Hailing all the way from Manchester, England, Sinoy Joseph has been part of our Moorelands Camp staff team for several years. A chemistry student at the University of Manchester currently doing his Master’s degree, Sinoy hopes to be able to practice medicine once he graduates. His career choice likely stems from his kindness and compassion along with his desire to do good in the world.
It all started as an average exam week for Sinoy. One day after his final exam, he realized that he had been doing the same thing every day for a long time. He had heard about a program at his school called Camp Canada through friends. Wanting to do something unique and helpful, he made the spontaneous decision to apply to the program that day. By the summer, he would be on his way to Toronto to volunteer with Moorelands Kids as a group leader for our overnight camp and have a new camp name: Baloo.
Some of Sinoy’s friends had previously been a part of the Camp Canada program, and told him what to expect. He was initially prepared for what he describes as a “Hollywood experience.” He expected late-night parties with other counsellors, hanging out in the sun, and meeting new friends. However, what he got was very different, although he says, he wouldn’t have it any other way.
While of course, making friends with counsellors and having fun were still a part of his experience, it was nowhere near as rewarding as the time he got to spend with the kids in the camp. Sinoy describes his time with Moorelands as being one of his first eye-opening experiences. He always knew to treat people kindly because they may be going through a tough time, but this, he says, really showed him how true that expression was. “I was always told that you should be kind because you never really know what someone else is going through. I always took it in stride but it never really struck me how true it was until I went to Moorelands.” It was during the nighttime talks with the kids that he realized how much he was changing as a person. He was learning so much about life in such a short time.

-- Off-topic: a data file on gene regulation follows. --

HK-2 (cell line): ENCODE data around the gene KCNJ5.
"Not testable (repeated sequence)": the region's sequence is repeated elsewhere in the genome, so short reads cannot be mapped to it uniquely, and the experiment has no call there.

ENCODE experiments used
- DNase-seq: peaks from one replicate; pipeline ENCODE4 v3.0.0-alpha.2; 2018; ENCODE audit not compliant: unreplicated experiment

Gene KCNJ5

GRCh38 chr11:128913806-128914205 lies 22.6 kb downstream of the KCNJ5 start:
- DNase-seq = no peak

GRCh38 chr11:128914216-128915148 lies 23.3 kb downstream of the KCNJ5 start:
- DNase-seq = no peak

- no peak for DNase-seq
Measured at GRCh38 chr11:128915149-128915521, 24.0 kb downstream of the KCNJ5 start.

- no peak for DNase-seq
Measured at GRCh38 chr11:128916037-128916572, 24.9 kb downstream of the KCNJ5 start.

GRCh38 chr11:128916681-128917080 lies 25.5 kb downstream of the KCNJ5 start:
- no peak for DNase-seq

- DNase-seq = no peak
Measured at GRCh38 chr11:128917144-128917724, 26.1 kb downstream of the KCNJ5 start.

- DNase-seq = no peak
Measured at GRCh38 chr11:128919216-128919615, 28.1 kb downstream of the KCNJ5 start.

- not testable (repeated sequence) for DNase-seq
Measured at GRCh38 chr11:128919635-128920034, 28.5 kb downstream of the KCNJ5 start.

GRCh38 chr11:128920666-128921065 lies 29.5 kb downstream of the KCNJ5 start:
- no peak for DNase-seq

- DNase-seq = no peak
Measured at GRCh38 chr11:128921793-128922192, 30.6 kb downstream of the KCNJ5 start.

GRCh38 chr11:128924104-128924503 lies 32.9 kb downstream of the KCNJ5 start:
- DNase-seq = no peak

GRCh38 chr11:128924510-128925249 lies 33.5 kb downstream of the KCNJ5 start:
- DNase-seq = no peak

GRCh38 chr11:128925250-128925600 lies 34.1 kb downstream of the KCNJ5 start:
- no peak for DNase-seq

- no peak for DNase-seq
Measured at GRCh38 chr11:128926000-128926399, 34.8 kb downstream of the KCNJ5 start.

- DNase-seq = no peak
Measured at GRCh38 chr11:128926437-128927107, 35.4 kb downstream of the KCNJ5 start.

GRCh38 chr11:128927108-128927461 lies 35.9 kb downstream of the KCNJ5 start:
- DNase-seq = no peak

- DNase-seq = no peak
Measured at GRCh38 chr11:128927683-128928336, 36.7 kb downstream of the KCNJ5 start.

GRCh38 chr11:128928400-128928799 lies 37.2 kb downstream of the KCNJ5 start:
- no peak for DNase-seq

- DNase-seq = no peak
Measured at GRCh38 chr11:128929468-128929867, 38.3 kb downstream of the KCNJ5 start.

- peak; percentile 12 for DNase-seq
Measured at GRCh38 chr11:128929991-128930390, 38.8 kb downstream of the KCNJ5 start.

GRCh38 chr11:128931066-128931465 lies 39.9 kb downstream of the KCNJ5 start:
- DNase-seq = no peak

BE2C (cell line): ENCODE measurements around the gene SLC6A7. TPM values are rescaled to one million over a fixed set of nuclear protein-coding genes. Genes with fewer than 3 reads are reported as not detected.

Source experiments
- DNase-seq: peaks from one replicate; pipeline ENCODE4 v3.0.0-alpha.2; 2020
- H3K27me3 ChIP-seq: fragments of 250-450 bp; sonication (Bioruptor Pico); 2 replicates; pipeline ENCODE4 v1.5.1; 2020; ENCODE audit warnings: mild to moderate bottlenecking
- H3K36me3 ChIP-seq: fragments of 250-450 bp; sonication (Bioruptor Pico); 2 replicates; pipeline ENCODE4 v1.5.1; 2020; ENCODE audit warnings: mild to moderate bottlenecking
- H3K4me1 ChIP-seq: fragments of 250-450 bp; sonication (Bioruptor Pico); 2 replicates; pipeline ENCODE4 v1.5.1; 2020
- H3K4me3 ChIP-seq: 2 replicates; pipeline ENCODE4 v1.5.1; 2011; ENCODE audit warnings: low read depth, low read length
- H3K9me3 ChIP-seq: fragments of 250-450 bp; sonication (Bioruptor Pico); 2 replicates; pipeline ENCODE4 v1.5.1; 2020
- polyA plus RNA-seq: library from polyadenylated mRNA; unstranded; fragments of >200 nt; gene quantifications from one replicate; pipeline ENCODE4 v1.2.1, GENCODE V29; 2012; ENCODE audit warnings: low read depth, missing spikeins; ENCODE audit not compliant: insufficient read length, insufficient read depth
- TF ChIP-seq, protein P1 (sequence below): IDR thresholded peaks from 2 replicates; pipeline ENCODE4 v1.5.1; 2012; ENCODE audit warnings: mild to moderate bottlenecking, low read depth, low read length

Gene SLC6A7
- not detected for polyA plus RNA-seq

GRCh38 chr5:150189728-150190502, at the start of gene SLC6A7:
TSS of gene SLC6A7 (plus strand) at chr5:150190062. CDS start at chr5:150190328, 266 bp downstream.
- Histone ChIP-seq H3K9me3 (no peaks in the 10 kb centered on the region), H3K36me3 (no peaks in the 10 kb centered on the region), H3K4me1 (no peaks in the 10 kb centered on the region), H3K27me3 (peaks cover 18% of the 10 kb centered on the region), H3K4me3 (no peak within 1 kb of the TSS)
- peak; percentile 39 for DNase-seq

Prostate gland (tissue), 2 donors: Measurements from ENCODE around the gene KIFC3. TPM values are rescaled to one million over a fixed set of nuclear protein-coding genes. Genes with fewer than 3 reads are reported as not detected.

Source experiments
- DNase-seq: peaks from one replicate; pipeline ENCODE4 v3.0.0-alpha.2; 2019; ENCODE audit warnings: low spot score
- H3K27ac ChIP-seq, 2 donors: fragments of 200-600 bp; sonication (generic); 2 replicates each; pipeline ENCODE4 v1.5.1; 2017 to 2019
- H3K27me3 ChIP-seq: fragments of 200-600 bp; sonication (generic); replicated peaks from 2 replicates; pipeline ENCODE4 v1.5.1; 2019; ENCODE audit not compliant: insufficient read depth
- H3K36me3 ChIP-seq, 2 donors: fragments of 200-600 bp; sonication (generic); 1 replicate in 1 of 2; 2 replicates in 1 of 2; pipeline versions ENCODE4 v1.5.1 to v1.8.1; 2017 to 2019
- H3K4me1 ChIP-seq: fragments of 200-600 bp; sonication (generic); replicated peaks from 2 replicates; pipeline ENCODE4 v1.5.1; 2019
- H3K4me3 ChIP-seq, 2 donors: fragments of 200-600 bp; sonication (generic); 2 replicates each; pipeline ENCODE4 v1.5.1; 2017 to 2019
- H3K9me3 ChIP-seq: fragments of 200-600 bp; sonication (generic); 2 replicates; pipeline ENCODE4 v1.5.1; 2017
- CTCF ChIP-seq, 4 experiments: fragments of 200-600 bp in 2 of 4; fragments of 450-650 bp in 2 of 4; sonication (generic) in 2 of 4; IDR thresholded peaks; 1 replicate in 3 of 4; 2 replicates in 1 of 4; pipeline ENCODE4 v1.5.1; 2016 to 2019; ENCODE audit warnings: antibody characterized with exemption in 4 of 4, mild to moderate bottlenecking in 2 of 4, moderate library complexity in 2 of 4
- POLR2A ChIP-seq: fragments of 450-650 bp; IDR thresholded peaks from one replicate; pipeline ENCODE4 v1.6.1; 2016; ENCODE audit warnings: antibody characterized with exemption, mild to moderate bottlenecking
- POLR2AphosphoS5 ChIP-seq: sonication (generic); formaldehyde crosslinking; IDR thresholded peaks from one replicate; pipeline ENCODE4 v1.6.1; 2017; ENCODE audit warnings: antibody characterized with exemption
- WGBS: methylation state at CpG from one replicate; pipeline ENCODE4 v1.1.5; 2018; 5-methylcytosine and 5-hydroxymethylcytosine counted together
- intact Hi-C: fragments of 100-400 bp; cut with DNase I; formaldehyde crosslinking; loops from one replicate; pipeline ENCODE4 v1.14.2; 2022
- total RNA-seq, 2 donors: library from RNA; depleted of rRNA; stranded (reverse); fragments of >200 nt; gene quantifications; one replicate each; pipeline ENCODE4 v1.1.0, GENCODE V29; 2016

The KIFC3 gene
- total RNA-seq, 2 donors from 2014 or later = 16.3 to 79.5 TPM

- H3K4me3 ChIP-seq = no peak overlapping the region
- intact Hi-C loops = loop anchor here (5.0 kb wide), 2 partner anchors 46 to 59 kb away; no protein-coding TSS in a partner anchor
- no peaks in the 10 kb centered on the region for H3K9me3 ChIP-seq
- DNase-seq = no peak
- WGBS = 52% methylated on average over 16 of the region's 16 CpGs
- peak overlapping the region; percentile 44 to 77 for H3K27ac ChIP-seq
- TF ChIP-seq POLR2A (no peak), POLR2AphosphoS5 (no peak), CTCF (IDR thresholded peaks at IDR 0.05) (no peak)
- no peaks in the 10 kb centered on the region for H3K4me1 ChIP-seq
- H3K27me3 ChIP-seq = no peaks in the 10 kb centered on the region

He says his favourite memory was towards the end of the summer. He told the kids one night that he had a surprise for them, but that they had to wake up early to see it. He woke them up the next morning at 6am, and took them to Chapel Point to watch the sunrise. Seeing the looks of awe on the kids faces was one of the happiest moments of his life, he says. Throughout university, Sinoy says he had been seeking things that had made him happy, but only provided short-term joy. This was the first time he had felt long-term happiness that still resounds today.
Sinoy came to camp as an introvert, he says, but he left it as a completely new person. Not only did it help him come out of his shell, but it also helped him learn crucial communication skills. It taught him how to appreciate what he has, to communicate in a meaningful way, and most importantly to be truly compassionate. And that, he says, isn’t something that school can teach you.
Sinoy highly recommends the position for anyone looking to help out in the community or to learn essential life skills. But, he says, no one is the same once they come back from camp. “You have to be open to learning. You have to be open to change,” he says. Of course, the change is only for the better. He says the time spent with the kids, along with the effort put into the camps and the people he worked with are truly a testament to what makes Moorelands great. Sinoy has really worked wonders here at Moorelands, and we hope to see him again this summer!
by Dawson Nyffenegger
WORK AT MOORELANDS CAMP
See the current available positions, learn more and apply before March 31st.